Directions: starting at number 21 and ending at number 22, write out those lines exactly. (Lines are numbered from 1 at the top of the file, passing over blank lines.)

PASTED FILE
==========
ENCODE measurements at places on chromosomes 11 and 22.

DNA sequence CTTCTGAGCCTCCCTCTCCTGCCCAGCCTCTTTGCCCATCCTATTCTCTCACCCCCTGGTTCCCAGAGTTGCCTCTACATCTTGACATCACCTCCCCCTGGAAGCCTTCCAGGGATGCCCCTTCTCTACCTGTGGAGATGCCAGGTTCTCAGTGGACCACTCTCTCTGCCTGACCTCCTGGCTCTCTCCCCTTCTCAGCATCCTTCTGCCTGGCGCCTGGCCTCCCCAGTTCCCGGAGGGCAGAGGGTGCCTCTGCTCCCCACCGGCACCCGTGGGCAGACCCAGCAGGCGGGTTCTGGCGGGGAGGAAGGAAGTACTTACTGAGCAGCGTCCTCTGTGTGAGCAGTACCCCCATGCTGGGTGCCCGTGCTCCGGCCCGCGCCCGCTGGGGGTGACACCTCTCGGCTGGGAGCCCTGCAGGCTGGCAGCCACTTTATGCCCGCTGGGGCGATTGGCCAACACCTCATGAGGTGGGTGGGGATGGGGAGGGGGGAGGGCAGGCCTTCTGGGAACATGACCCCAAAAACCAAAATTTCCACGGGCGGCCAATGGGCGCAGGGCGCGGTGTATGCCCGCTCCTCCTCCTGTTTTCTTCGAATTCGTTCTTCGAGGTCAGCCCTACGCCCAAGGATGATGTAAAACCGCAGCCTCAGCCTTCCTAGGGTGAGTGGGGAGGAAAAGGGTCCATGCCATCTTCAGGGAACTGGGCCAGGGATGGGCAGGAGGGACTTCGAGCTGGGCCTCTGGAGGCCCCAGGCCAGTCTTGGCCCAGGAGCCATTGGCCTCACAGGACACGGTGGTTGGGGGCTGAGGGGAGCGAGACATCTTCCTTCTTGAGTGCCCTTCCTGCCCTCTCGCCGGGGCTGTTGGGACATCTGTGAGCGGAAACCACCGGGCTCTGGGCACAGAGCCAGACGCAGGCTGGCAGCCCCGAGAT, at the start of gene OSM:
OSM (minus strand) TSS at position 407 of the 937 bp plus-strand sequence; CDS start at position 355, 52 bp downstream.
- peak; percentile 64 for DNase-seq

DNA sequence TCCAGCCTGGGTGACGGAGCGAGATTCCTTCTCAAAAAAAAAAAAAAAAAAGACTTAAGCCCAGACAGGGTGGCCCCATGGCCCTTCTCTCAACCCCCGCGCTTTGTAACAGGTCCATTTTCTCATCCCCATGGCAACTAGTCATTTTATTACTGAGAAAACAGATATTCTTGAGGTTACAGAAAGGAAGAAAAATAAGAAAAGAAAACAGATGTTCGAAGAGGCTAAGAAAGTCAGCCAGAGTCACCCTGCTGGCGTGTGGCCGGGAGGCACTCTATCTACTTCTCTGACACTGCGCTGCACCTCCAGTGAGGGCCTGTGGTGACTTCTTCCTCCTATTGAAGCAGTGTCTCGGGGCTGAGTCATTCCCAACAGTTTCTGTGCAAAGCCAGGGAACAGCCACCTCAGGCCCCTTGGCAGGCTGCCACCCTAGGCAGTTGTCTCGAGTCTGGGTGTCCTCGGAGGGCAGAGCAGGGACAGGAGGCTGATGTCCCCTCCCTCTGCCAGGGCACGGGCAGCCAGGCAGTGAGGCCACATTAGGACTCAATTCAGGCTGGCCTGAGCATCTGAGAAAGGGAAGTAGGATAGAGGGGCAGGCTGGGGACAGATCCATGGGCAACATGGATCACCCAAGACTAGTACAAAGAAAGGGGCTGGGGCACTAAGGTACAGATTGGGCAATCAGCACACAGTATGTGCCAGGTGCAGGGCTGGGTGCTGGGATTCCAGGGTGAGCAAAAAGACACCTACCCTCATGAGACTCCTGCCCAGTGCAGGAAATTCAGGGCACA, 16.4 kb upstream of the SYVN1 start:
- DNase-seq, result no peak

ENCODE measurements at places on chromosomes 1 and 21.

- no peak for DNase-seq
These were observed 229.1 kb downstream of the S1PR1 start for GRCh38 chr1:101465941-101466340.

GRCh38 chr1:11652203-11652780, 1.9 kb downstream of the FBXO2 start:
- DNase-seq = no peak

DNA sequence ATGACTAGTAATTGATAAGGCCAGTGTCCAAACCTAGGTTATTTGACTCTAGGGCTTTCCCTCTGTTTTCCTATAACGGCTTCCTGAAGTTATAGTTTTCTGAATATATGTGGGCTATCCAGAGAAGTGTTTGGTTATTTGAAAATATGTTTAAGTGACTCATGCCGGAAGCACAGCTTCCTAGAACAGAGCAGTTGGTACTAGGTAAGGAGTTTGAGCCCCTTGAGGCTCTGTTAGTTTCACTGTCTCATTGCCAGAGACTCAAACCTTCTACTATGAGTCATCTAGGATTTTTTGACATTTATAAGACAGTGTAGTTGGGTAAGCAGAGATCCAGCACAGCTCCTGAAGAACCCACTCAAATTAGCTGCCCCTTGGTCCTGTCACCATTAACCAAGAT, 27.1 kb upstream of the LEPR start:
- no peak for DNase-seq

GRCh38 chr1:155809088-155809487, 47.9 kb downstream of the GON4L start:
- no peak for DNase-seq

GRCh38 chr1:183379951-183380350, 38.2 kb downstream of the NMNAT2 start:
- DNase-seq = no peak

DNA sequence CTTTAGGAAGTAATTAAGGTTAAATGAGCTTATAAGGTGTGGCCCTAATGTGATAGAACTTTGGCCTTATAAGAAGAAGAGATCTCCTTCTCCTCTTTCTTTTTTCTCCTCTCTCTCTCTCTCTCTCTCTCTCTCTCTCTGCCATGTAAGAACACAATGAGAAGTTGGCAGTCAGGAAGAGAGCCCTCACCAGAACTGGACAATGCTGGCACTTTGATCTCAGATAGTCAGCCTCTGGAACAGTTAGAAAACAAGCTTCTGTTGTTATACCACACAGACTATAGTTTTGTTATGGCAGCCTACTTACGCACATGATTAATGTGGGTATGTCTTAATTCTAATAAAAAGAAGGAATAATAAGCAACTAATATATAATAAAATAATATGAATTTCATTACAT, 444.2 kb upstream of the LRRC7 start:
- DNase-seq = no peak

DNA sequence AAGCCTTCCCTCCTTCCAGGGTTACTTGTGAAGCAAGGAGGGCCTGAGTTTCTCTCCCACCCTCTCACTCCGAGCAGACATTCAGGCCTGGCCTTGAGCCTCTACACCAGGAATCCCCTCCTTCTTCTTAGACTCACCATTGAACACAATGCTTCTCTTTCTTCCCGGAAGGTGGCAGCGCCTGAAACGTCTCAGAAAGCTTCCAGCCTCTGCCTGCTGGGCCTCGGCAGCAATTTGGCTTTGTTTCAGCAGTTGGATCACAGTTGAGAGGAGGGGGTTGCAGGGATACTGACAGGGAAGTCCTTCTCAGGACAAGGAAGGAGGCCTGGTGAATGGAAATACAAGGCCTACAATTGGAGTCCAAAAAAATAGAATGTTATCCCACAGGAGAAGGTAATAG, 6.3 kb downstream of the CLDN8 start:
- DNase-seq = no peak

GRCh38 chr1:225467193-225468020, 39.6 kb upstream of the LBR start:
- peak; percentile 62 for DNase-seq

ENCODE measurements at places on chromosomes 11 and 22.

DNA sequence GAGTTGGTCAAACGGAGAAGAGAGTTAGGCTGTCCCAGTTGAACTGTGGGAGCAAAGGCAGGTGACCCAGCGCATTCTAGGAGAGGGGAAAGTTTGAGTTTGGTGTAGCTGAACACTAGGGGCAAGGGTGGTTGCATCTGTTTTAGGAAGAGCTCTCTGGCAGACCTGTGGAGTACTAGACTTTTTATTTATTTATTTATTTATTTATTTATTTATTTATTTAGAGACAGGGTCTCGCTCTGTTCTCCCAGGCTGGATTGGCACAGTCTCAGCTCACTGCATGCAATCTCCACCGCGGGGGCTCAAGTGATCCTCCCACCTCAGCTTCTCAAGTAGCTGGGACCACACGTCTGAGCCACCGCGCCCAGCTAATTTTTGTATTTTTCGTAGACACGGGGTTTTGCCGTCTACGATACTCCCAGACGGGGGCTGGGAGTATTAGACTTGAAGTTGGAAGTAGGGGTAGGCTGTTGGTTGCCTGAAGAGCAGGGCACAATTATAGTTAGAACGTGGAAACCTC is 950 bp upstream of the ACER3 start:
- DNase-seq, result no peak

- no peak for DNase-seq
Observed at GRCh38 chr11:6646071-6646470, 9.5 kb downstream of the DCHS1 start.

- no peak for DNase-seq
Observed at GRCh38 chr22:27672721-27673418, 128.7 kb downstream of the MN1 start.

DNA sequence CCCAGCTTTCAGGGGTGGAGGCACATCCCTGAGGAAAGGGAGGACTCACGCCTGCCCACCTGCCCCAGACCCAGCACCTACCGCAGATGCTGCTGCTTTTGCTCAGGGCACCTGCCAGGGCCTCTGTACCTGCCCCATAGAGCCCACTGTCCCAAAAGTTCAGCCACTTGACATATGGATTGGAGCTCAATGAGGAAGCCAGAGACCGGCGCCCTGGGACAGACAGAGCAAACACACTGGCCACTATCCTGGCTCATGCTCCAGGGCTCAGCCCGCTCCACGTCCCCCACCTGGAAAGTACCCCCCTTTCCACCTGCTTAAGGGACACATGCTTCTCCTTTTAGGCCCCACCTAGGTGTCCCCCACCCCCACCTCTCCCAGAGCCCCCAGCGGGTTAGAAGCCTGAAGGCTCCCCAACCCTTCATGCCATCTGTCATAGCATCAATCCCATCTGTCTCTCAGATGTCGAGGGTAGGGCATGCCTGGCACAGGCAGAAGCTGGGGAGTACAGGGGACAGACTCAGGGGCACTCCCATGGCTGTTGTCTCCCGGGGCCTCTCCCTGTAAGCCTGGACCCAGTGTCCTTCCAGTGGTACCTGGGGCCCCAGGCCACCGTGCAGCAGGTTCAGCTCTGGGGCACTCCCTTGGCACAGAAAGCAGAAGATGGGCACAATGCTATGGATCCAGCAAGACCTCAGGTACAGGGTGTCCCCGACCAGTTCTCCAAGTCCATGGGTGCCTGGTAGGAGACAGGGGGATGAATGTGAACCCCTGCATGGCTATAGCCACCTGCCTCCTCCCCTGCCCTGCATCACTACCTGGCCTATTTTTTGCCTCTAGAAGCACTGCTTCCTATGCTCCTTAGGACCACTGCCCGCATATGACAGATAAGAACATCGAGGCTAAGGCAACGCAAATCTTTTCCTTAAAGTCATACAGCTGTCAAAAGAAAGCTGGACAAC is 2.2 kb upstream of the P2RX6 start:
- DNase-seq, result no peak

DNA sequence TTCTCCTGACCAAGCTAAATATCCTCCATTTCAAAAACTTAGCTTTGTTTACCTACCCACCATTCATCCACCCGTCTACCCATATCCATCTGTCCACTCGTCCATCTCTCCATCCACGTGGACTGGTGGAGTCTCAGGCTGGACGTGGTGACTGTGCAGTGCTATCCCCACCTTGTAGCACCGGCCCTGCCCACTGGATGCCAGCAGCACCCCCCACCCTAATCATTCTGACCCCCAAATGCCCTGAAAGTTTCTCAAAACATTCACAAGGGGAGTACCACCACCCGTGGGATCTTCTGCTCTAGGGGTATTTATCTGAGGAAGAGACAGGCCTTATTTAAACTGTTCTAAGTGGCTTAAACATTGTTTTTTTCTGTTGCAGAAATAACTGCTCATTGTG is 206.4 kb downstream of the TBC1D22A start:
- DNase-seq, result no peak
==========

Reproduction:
- DNase-seq = no peak

GRCh38 chr1:225467193-225468020, 39.6 kb upstream of the LBR start: